Former LA County Sheriff convicted on federal felony charges

While planning to appeal, former Sheriff Lee Baca faces up to 20 years in federal prison.

Image credit: Wikimedia Commons

Responsible for leading a conspiracy against an FBI investigation into prisoner abuse committed by Los Angeles Sheriff’s Department (LASD) deputies, former Sheriff Lee Baca was convicted Wednesday for obstruction of justice, conspiracy, and making false statements to federal investigators. Although Baca attempted to blame his undersheriff for these crimes, his former subordinates testified that Baca had full knowledge of the conspiracy.

In 2011, an FBI informant named Anthony Brown bribed a deputy to smuggle a cellphone into Men’s Central Jail in Downtown Los Angeles. While using the phone to record evidence of prisoner abuse committed by deputies at the jail, Brown was later caught with the piece of contraband and eventually admitted he had been working as a confidential informant for the FBI.

Instead of allowing the FBI to conduct their work, Baca and his deputies engaged in a conspiracy to hinder and impede the federal investigation. After abruptly terminating an interview between Brown and his FBI handlers, Baca’s subordinates repeatedly altered Brown’s name in the computer while secretly transferring him to a series of undisclosed locations without the FBI’s knowledge.

As Baca’s deputies falsely convinced Brown that the FBI had abandoned him, several members of the LASD’s Internal Criminal Investigations Bureau confronted FBI Agent Leah Marx at her house on September 26, 2011. Recorded on surveillance video, Sgt. Scott Craig lied to Marx by telling her that she was a named suspect in a felony complaint and threatened to obtain a warrant for her arrest.

On April 12, 2013, FBI agents and federal prosecutors interviewed Baca regarding his role and knowledge of the misconduct taking place within his department. Instead of answering honestly, Baca lied at least three times to the federal agents.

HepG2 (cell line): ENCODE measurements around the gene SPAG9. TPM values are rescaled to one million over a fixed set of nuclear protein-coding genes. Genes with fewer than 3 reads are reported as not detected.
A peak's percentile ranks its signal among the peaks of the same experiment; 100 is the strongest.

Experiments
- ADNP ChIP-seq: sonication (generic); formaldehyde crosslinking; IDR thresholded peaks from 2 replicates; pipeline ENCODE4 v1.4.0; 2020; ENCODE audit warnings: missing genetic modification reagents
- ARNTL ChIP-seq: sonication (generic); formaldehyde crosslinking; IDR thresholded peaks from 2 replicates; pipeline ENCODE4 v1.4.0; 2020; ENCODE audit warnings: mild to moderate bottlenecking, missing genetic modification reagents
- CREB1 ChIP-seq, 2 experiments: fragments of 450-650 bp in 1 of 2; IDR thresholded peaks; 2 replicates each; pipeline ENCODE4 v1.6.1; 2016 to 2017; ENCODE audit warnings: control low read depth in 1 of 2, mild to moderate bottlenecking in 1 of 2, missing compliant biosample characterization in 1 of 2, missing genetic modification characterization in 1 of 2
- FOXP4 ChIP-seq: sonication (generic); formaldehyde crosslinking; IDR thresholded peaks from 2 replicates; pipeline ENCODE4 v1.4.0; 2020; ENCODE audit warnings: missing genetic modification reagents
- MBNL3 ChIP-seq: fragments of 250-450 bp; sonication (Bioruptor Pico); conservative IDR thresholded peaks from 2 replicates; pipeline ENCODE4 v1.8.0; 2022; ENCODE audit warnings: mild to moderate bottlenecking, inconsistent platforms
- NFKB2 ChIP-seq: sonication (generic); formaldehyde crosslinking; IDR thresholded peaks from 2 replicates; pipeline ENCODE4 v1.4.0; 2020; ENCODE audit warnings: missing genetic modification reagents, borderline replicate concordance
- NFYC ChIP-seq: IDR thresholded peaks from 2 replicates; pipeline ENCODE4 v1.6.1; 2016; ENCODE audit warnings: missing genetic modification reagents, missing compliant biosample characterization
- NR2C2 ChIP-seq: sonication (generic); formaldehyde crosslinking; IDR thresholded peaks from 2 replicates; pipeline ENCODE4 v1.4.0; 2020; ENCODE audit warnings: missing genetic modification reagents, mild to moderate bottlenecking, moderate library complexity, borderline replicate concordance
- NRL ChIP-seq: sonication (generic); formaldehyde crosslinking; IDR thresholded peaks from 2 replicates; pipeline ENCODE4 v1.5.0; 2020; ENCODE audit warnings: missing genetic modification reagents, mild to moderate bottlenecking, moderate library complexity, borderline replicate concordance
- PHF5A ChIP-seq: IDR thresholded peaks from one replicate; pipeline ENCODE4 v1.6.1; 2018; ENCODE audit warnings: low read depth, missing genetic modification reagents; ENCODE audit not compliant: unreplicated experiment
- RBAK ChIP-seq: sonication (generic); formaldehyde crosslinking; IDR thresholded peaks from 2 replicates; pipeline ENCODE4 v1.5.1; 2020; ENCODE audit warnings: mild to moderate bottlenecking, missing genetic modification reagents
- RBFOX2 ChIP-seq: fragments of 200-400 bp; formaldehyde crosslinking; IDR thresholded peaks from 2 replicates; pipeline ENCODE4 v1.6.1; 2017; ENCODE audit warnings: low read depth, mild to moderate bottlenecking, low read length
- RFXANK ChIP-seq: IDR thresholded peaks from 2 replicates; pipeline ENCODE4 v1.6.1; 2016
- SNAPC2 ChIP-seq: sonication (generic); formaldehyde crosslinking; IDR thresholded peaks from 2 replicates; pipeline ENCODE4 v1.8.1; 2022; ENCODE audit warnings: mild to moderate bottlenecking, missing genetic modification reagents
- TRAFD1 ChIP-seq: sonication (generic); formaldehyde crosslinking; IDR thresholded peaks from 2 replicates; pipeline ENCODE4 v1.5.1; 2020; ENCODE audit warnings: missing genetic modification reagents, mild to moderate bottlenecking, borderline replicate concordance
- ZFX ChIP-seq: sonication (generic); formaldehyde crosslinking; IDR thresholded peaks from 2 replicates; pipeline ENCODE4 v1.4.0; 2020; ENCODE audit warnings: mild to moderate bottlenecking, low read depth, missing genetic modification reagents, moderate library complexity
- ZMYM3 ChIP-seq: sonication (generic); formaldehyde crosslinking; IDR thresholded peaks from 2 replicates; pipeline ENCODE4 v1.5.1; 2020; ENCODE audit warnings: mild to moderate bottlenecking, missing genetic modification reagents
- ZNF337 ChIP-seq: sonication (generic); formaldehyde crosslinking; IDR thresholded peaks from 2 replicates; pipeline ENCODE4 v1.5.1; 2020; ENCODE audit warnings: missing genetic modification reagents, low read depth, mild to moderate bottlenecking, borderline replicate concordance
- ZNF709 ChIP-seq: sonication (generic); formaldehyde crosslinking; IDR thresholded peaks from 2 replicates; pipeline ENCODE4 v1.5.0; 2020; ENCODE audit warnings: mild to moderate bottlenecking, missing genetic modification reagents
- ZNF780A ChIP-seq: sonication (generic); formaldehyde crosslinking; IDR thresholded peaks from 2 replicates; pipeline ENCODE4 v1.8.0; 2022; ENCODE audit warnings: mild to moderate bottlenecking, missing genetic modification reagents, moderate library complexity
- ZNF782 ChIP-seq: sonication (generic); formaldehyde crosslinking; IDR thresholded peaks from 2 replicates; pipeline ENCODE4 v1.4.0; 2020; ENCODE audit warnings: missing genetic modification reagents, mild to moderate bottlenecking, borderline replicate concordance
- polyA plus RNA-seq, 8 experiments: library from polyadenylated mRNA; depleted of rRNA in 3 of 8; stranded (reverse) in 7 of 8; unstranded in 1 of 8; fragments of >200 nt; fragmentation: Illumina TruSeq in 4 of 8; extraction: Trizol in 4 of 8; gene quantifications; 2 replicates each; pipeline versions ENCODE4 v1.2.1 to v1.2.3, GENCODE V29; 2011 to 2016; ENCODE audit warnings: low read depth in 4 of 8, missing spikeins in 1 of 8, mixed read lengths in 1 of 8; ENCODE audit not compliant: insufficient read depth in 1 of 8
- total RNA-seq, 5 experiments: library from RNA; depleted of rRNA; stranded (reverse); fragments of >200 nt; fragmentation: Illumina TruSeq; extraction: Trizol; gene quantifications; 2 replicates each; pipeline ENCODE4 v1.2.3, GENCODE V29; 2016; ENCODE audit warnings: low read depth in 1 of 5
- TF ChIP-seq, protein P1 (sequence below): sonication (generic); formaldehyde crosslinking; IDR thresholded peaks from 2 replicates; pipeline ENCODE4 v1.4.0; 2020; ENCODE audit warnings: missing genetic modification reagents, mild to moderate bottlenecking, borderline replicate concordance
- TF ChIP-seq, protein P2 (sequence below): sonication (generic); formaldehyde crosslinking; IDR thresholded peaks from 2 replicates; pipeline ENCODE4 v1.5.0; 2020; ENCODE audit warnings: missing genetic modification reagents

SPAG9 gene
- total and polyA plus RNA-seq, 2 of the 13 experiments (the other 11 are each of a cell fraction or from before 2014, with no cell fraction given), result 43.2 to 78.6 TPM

In his first false statement, Baca told investigators that he was unaware his deputies had hidden Brown from the FBI. When asked if he knew that Lt. Gregory Thompson had abruptly terminated the interview between Brown and FBI agents on August 23, 2011, Baca falsely claimed to have no knowledge of the incident. Baca also lied when he told investigators that he was unaware his deputies had threatened FBI Agent Marx at her home.

During Baca’s second trial, former Capt. William “Tom” Carey testified that Baca attended a meeting on September 25, 2011, planning the harassment of Agent Marx at her residence on the following day. Carey testified, “He didn’t tell us not to do it. His advice to us was just not to put handcuffs on her.”

Former Assistant Sheriff Cecil Rhambo also testified against Baca during the former sheriff’s retrial. According to his testimony, Rhambo told jurors that he had warned Baca against obstructing a federal investigation into his deputies.

Attempting to shift blame from the former sheriff to his undersheriff, Baca’s attorney falsely blamed Paul Tanaka for conducting a rogue operation against the FBI without Baca’s knowledge. Convicted of conspiracy and obstruction of justice last year, Tanaka was sentenced to five years in federal prison.

Although jurors in Baca’s first trial could not agree on a verdict, the jury in his second trial decided to convict him Wednesday of conspiracy, obstruction of justice, and making false statements to federal investigators. Baca never testified on his own behalf.

While planning to appeal, Baca faces up to 20 years in federal prison.


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